Bush is about to tour Latin America, and according to Dan Froomkin, has been trying to out-Chavez Chavez with faux-populist rhetoric of the kind he wouldn’t ordinarily be caught dead using here.
Just before heading off for a six-day visit to Latin America, President Bush yesterday attempted to co-opt the populist rhetoric of his hemispheric arch-nemesis, President Hugo Chavez, of Venezuela.
Speaking to the “tens of millions in our hemisphere” who “remain stuck in poverty, and shut off from the promises of the new century,” Bush said: “My message to those trabajadores y campesinos is, you have a friend in the United States of America. We care about your plight.”
But if you think Bush has a credibility problem in his own country, it’s even worse south of the border — especially when it comes to issues of social justice.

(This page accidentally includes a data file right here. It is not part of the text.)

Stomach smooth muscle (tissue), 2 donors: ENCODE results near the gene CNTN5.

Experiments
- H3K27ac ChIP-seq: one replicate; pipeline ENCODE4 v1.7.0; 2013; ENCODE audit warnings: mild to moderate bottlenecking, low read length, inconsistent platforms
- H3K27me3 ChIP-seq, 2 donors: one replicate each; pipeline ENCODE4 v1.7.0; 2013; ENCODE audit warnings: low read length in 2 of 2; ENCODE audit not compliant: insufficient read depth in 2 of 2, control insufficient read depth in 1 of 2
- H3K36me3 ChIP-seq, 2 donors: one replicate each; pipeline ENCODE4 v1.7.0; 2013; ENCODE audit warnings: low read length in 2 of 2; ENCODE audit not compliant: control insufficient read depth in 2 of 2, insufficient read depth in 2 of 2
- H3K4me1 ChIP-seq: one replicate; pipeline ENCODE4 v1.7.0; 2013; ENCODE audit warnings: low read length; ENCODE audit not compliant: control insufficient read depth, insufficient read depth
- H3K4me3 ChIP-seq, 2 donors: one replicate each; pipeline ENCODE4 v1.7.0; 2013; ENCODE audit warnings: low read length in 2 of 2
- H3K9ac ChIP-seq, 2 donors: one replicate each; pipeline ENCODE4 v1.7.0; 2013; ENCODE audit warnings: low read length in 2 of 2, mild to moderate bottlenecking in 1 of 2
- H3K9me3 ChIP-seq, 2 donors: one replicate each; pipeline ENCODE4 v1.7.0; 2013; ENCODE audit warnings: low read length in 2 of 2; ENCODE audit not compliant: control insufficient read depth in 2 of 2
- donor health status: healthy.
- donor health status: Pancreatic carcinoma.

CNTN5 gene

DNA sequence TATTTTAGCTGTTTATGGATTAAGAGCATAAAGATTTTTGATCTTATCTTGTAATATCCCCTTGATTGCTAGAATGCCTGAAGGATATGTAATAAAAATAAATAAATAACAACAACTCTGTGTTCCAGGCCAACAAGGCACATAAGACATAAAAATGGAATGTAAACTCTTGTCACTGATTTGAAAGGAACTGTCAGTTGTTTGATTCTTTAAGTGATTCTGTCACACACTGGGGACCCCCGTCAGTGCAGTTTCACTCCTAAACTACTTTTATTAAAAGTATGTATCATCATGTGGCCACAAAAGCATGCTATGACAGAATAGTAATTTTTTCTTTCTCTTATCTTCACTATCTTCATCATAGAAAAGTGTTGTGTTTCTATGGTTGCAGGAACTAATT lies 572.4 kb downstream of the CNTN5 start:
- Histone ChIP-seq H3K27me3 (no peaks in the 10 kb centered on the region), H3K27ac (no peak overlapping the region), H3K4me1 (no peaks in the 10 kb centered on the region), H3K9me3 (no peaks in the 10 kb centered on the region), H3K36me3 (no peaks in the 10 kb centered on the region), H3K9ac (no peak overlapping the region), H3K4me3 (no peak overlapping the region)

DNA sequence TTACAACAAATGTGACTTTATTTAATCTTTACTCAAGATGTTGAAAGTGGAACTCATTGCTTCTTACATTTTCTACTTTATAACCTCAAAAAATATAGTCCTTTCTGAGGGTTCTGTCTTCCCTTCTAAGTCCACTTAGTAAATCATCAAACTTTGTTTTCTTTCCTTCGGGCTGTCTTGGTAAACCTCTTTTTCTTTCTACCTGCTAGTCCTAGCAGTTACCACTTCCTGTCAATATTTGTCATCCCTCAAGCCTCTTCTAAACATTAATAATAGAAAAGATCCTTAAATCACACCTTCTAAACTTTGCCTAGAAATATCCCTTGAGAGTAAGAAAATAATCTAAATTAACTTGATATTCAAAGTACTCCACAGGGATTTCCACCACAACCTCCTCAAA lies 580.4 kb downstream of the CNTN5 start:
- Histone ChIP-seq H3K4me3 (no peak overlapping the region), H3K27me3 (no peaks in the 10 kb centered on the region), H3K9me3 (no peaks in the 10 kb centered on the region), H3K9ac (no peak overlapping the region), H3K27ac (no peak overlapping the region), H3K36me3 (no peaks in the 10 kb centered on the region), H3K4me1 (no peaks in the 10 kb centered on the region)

Let there be no doubt about this: Bush’s attempt to persuade Latin Americans that he is the champion of the poor — given his pro-business bent and six years of an almost exclusive focus on free trade and terrorism — is utterly doomed. Almost laughably so.
Bush leaves for Brazil on Thursday, then travels to Uruguay, Colombia, Guatemala and Mexico. Here’s the text of his speech to the U.S. Hispanic Chamber of Commerce yesterday. Startlingly, it contains the phrase “social justice” fully five times.
“Social justice” and Junior Bush? You might say that’s the textbook definition of “cognitive dissidence”.
But believe it or not, it gets worse.